I took Cipro off and on for about 10 years for recurring UTIs. I discovered in July of 2016 that Cipro was causing my rapidly declining health.
My symptoms included knee pain/tendonitis, hip pain, memory loss, cognitive processing delays, brain fog, headaches, insulin regulation problems/prediabetes, night sweats, anxiety, panic attacks, extreme sensitivity to noise, sensitivity to light, dry skin (very dry and cracked skin on feet that resembled athlete’s foot), sensitive skin (while removing a band-aid, pieces of the skin on my arm came off), insomnia, and chronic fatigue.
This illness affected all areas of my life including work, relationships, and my ability to be physically active. For many years, I was an active runner and it was one of the truest joys of my life. When I was ill, I grieved a lot of things about my pre-illness life, but I especially grieved the ability to wake up early and run by the lake. There are many things in life that bring me joy, but one that’s top on my list is a sunrise run by Lake Michigan. It makes me feel so alive and connected to the natural beauty in the world.
Sometimes when driving down Lake Shore Drive, I would get teary-eyed seeing other joggers out doing something that seemed so effortless and natural for them, yet I was at home struggling to walk up my stairs. I am now 100% recovered and recently finished a 31-day running challenge called Marcothon. Runners from all over the world commit to running every day in the month of December, including Christmas Day. The challenge is to run at least 3 miles or 25 minutes, whichever comes first, each day. I completed the challenge with flying colors and it was everything I hoped and dreamed. I consider it one of the great blessings of my life to regain my health and to be able to run again.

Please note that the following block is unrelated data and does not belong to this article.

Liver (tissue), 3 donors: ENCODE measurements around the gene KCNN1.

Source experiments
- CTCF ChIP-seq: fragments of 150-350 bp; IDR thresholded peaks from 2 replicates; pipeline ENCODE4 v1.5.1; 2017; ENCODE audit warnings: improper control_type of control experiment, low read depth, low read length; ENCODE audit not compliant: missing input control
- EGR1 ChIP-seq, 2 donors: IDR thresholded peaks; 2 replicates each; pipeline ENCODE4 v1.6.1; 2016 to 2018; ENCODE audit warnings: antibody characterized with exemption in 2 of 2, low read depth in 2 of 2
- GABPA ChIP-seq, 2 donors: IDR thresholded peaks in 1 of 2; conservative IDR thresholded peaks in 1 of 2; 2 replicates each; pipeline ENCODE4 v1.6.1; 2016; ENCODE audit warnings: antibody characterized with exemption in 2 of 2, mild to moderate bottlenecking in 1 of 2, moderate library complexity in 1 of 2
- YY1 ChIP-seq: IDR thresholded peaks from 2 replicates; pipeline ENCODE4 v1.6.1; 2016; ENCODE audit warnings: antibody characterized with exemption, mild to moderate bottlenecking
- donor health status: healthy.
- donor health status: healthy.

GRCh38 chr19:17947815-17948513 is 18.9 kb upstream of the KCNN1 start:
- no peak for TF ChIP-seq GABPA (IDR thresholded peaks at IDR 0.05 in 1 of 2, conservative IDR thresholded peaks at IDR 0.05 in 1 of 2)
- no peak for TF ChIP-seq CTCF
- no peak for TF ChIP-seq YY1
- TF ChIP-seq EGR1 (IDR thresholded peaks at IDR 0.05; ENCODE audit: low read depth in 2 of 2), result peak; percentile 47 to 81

When I was sick, I read recovery stories over and over again and while no one story was exactly like mine, I took something from every story and applied it to my own journey. So here is my recovery journey and hopefully something in it will offer hope and helpful information for someone else.
1. Acupuncture – I did this treatment for about 3 months. The pain started to dissipate after about 6 weeks.
2. Neurofeedback – I did this treatment twice a week for about 10 weeks. This helped with my memory issues, brain fog, cognitive processing, anxiety, and headaches.
3. Vitamins & Supplements – My naturopathic doctor ran intracellular nutrient testing to see which vitamins and minerals I was deficient in. I was taking about 30 pills a day at one point. I took all of these for about 6 months before starting to ween off. (Vitamin A, B-complex, Vitamin C, Vitamin D, Vitamin E, Vitamin K2, Magnesium, Calcium, D-ribose, CoQ10, Acetyl L-Carnitine, Zinc, Copper, L-asparagine, Chromium, 5-HTP, Curcumin, NAC, Kavinace, Probiotic) Prior to going to the naturopathic doctor, I used the book The Real Vitamin & Mineral Book by Shari Lieberman to put together a supplement plan for myself.
4. Plant-based diet – I cut out all meat, dairy and animal products and focused on eating a diet high in micronutrients and low in saturated fat. I used the nutrition advice from Dr. Neal Barnard (Reversing Diabetes) and Dr. Joel Fuhrman (Eat to Live).